It can be argued that the personification of the term “Renaissance man” was the great Leonardo da Vinci — artist, scientist, architect, engineer, inventor and, now, TV hero.

His superhuman genius comes to life in Starz’s “Da Vinci’s Demons,” premiering Friday, April 12, and drawn from more than 13,000 pages of his own notes and drawings. If the TV version of the man seems unrealistically brilliant, we’re here to remind you of a few of the modern inventions that were based on his ideas from way back in the 15th century. 

Leonardo referred to it as the “Helical Air Screw” or simply the “airscrew.” Frankly, that doesn’t seem like a name that would, well, “fly” today.
Even though the first mass-produced helicopter wasn’t successfully built until the 1940s, Leonardo da Vinci sketched such a flying machine in the late 15th century.

The idea was, that with enough rotation, it would be possible to lift off the ground. 
Unfortunately, he never got around to building or testing this creation, but his notes and drawings detail how it would look and operate. 

Yes, it’s a mouthful to pronounce. Basically, it means that it was a flying machine with flappable wings. 
When he was in his 30s, da Vinci wanted to take to the air like a bird. 
In 1485, in the observational way that drove many of his creations, he spent a great deal of time studying birds and their movements.
While some manned ornithopters have successfully been built, most ornithopters today are radio controlled and enjoyed by hobbyists.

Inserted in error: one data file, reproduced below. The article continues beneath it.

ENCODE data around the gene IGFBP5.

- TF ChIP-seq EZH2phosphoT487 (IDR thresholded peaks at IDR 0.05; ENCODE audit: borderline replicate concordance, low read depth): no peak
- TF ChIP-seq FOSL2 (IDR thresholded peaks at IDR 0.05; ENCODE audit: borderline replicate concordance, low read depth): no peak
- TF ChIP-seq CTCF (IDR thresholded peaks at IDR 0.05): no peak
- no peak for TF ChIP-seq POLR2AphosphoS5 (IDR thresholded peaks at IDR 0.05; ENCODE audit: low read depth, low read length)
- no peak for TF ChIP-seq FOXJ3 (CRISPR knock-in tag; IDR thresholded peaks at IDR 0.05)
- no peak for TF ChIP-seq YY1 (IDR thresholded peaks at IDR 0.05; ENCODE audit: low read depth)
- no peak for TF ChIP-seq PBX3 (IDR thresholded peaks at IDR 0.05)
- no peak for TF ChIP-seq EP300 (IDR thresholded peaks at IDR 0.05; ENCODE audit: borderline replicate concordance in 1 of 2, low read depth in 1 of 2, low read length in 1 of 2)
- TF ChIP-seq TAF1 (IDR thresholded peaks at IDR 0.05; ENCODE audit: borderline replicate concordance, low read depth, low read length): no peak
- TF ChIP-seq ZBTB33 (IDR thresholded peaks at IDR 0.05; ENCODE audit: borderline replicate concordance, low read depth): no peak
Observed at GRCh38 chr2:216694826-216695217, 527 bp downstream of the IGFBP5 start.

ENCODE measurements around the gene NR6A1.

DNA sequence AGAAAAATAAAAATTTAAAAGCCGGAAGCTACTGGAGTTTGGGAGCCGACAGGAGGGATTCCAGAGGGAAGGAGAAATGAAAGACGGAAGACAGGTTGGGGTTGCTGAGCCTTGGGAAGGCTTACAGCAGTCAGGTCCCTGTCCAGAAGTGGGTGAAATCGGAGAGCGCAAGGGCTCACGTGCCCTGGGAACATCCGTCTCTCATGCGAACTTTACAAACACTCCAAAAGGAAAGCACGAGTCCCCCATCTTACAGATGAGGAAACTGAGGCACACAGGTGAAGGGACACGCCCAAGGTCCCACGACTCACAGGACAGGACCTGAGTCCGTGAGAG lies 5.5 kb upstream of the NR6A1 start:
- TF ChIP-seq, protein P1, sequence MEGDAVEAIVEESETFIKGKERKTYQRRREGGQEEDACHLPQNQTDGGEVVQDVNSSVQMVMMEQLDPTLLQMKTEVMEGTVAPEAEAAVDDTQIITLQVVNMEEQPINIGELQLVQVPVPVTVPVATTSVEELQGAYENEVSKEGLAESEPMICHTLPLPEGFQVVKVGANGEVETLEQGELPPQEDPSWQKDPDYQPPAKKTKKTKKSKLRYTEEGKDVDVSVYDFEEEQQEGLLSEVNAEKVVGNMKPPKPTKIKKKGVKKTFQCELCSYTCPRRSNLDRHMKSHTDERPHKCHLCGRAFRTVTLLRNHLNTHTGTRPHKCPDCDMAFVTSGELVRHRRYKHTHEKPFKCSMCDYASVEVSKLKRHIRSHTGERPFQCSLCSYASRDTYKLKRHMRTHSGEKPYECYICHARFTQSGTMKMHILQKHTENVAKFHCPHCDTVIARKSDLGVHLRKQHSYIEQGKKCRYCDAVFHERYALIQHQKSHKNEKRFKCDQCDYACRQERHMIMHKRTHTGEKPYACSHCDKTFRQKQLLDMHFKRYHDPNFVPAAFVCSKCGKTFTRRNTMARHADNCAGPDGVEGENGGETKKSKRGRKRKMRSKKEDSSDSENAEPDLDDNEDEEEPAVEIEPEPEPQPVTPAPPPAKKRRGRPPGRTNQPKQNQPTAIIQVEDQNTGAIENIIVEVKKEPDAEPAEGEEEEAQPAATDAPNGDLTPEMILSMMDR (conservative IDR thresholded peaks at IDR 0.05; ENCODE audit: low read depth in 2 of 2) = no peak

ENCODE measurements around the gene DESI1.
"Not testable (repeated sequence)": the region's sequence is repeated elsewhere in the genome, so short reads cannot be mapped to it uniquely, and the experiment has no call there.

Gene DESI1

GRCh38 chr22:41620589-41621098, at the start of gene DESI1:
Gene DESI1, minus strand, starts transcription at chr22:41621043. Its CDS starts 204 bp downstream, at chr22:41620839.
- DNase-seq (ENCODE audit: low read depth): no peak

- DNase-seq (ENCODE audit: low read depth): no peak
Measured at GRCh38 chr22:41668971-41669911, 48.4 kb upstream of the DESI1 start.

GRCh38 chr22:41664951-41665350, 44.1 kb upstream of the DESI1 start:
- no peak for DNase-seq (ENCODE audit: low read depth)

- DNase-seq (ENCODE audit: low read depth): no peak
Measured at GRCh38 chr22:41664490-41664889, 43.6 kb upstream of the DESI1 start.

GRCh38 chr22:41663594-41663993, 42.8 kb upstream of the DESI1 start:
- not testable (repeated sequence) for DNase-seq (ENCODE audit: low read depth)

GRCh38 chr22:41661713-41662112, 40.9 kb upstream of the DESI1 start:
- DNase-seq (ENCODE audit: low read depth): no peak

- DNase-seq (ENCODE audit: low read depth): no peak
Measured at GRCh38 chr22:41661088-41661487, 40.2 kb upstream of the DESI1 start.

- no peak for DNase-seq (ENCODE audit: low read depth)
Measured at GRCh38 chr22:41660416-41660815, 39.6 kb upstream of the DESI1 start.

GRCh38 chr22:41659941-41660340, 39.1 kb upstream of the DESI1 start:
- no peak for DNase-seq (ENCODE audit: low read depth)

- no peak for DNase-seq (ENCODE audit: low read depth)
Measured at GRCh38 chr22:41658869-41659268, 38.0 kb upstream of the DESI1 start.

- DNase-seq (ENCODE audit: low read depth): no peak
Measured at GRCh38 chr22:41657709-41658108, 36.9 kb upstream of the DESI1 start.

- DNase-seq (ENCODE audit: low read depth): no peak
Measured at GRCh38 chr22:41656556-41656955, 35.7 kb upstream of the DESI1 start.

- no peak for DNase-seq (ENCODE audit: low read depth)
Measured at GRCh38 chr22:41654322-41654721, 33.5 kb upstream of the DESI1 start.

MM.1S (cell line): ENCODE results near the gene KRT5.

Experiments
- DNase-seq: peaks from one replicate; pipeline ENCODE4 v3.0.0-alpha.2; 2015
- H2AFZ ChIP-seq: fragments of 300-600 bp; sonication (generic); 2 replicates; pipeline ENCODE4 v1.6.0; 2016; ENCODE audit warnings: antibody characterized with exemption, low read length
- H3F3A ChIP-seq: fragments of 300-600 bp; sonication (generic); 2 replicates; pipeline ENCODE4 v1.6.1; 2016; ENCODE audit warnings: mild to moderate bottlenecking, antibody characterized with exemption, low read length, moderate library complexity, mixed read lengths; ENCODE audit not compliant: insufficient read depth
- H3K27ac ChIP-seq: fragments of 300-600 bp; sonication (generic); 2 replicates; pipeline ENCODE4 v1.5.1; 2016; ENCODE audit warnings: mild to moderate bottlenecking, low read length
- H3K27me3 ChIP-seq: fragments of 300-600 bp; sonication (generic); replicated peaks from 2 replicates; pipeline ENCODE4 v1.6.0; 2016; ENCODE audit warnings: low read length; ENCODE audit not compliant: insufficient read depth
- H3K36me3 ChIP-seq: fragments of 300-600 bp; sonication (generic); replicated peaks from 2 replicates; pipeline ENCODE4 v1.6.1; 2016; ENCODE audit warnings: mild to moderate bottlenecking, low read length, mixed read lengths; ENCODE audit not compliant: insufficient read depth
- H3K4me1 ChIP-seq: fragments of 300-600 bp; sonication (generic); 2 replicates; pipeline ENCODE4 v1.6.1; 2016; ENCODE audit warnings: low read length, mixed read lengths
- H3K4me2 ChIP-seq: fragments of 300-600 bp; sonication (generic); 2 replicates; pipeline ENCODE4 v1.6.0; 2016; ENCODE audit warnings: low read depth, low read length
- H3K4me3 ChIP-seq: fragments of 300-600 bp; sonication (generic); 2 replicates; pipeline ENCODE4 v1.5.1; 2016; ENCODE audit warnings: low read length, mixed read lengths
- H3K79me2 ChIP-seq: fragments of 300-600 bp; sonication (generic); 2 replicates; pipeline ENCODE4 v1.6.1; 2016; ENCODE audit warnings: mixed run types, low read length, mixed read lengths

When he was under the patronage of Ludovico Sforza, Duke of Milan in 1487, da Vinci envisioned a safe way for soldiers to move through war zones. 
Eight men could fit inside his early tank design. Manual cranks powered the wheels and an armor-plated turtle-shaped shell deflected enemy fire as the men shot back with 360 degree cannons. 


Some time around 1495, Leonardo created a robot knight adorned in medieval Italian-German armor. 

It operated with a series of pulleys and cables and could sit, stand and move its arms independently.
This was not his only robot invention. He also designed a walking mechanical lion and a spring-powered car, which many experts consider to be the first-ever programmable computer.
Tune into “Da Vinci’s Demons” to see the backstory behind many of his inventions and innovative creations.
Posted by:Christine Badowski